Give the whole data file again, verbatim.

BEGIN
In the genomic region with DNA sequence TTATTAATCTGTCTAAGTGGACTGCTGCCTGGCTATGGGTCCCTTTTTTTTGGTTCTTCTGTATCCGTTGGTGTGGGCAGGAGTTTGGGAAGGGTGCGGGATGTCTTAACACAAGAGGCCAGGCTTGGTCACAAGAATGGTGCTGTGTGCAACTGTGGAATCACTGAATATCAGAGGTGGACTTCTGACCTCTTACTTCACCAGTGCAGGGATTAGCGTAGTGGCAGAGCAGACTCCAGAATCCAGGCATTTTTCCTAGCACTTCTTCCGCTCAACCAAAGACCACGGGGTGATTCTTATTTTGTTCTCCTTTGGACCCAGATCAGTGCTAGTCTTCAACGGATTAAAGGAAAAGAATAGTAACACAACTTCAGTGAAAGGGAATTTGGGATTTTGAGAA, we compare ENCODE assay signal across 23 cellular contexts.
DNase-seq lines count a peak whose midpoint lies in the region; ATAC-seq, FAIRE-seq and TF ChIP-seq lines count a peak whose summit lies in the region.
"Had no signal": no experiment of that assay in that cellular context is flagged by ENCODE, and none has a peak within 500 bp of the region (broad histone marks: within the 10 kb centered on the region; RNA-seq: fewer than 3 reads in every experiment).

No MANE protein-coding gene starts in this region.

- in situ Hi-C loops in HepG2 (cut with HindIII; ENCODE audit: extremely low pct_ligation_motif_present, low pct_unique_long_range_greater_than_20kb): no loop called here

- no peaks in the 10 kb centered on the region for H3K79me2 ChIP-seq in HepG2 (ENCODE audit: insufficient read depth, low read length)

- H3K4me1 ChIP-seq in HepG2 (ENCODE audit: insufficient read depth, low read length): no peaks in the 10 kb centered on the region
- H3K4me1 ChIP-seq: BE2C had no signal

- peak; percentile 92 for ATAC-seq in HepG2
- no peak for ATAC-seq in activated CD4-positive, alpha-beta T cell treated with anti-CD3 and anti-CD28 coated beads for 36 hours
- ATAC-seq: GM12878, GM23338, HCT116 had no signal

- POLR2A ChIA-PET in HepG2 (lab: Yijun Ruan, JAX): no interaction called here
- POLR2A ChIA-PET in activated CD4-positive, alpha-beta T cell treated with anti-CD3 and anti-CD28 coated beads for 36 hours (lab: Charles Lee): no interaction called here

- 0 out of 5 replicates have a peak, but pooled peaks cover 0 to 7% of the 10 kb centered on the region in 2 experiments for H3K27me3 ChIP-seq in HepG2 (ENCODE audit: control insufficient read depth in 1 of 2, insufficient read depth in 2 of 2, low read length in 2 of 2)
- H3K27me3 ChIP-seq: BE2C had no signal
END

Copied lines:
In the genomic region with DNA sequence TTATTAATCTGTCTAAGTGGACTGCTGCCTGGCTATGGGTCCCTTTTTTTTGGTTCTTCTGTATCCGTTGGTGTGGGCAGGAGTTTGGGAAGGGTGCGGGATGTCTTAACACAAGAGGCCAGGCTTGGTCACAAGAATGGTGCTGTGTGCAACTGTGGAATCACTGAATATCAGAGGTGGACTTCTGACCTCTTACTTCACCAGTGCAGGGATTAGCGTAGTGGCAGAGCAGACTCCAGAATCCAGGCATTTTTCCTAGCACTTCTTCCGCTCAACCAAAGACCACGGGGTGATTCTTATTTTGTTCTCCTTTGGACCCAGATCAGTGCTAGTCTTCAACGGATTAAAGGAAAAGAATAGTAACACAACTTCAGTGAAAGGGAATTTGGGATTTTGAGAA, we compare ENCODE assay signal across 23 cellular contexts.
DNase-seq lines count a peak whose midpoint lies in the region; ATAC-seq, FAIRE-seq and TF ChIP-seq lines count a peak whose summit lies in the region.
"Had no signal": no experiment of that assay in that cellular context is flagged by ENCODE, and none has a peak within 500 bp of the region (broad histone marks: within the 10 kb centered on the region; RNA-seq: fewer than 3 reads in every experiment).

No MANE protein-coding gene starts in this region.

- in situ Hi-C loops in HepG2 (cut with HindIII; ENCODE audit: extremely low pct_ligation_motif_present, low pct_unique_long_range_greater_than_20kb): no loop called here

- no peaks in the 10 kb centered on the region for H3K79me2 ChIP-seq in HepG2 (ENCODE audit: insufficient read depth, low read length)

- H3K4me1 ChIP-seq in HepG2 (ENCODE audit: insufficient read depth, low read length): no peaks in the 10 kb centered on the region
- H3K4me1 ChIP-seq: BE2C had no signal

- peak; percentile 92 for ATAC-seq in HepG2
- no peak for ATAC-seq in activated CD4-positive, alpha-beta T cell treated with anti-CD3 and anti-CD28 coated beads for 36 hours
- ATAC-seq: GM12878, GM23338, HCT116 had no signal

- POLR2A ChIA-PET in HepG2 (lab: Yijun Ruan, JAX): no interaction called here
- POLR2A ChIA-PET in activated CD4-positive, alpha-beta T cell treated with anti-CD3 and anti-CD28 coated beads for 36 hours (lab: Charles Lee): no interaction called here

- 0 out of 5 replicates have a peak, but pooled peaks cover 0 to 7% of the 10 kb centered on the region in 2 experiments for H3K27me3 ChIP-seq in HepG2 (ENCODE audit: control insufficient read depth in 1 of 2, insufficient read depth in 2 of 2, low read length in 2 of 2)
- H3K27me3 ChIP-seq: BE2C had no signal